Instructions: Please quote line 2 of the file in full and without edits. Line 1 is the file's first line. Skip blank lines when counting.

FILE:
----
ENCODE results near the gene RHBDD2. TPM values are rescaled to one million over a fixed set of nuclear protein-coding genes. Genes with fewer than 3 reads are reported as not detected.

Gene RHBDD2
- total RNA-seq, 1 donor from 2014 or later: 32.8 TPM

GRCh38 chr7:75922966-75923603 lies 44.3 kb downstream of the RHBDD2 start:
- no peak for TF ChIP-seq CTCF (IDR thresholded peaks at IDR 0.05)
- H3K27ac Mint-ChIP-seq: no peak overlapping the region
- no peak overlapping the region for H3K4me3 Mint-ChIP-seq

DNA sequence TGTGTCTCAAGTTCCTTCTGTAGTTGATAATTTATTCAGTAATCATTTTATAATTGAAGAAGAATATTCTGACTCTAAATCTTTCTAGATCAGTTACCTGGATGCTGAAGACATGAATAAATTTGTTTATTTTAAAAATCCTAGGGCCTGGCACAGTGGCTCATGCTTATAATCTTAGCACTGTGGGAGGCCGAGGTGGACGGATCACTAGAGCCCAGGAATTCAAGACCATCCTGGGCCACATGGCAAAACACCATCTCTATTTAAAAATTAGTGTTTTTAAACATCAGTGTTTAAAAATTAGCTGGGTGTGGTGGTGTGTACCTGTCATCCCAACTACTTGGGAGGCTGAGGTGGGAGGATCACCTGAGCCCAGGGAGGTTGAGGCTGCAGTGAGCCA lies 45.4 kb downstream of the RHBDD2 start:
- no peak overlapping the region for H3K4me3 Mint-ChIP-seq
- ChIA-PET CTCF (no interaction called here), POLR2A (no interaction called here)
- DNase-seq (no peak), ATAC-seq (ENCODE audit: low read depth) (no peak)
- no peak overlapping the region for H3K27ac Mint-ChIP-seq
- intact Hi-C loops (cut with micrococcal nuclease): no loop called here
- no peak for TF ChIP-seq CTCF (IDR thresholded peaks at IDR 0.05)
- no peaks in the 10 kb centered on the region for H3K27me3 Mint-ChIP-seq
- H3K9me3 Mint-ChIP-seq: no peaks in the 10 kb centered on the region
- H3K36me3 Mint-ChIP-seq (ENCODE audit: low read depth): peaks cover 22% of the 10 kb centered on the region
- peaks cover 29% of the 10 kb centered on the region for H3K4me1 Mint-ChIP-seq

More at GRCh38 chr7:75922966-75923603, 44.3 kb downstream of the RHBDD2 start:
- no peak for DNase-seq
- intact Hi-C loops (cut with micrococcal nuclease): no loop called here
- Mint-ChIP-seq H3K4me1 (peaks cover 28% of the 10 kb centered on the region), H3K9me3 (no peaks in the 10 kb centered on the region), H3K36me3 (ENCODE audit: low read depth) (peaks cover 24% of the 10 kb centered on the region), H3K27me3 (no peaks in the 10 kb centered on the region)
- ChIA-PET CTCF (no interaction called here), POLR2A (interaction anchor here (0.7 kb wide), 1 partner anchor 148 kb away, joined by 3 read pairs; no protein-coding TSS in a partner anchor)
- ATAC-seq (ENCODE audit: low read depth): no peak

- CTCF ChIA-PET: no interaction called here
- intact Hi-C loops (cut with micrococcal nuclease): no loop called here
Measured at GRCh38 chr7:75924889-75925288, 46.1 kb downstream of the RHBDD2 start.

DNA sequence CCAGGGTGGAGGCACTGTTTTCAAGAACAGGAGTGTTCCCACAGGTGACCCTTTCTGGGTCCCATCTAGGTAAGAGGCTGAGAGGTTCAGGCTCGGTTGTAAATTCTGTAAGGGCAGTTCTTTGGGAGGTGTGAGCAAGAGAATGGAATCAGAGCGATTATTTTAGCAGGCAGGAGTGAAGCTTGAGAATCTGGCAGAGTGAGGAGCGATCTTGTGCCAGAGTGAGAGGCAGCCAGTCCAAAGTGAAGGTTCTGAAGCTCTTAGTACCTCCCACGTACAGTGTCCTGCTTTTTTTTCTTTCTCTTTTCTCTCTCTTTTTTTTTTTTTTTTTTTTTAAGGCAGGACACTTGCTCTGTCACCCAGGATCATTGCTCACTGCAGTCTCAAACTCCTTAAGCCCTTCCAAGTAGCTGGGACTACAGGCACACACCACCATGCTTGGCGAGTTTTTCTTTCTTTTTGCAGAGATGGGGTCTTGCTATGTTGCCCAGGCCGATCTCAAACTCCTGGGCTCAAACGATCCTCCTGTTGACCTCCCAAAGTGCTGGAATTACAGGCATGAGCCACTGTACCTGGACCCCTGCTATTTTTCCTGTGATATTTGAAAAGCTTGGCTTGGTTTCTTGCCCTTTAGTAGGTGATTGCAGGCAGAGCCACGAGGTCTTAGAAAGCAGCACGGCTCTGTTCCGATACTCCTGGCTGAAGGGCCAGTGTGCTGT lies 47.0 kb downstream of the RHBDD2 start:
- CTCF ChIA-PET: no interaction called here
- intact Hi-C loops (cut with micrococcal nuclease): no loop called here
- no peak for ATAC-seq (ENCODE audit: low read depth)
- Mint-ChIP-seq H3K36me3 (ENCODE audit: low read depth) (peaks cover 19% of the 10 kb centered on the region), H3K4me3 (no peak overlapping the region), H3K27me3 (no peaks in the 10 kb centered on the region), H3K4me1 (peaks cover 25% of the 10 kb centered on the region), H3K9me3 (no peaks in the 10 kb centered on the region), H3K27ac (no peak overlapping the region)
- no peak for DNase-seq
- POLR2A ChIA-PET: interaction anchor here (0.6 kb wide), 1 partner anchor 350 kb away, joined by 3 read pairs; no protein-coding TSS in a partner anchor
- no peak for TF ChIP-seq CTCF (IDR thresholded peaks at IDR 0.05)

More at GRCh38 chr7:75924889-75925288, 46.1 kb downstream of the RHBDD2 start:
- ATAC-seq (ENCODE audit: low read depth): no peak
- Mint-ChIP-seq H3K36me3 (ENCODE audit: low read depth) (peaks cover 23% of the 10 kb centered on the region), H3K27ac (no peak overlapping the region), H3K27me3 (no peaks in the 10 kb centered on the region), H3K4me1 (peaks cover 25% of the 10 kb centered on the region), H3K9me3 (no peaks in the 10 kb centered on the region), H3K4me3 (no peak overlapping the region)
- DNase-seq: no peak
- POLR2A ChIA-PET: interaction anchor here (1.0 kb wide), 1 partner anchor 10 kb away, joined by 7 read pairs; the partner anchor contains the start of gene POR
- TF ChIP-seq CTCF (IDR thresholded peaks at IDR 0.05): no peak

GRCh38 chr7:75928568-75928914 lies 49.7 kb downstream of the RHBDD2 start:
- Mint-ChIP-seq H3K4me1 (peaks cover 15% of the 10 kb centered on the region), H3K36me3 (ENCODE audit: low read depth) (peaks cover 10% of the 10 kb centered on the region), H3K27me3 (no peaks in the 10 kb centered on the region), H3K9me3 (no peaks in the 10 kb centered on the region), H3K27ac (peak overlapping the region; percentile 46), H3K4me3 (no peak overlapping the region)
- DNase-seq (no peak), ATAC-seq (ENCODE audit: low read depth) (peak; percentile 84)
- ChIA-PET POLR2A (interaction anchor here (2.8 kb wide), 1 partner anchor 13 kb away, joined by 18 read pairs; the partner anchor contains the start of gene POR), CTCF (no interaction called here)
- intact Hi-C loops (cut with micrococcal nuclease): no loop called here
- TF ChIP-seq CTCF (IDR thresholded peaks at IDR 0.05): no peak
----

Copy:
Gene RHBDD2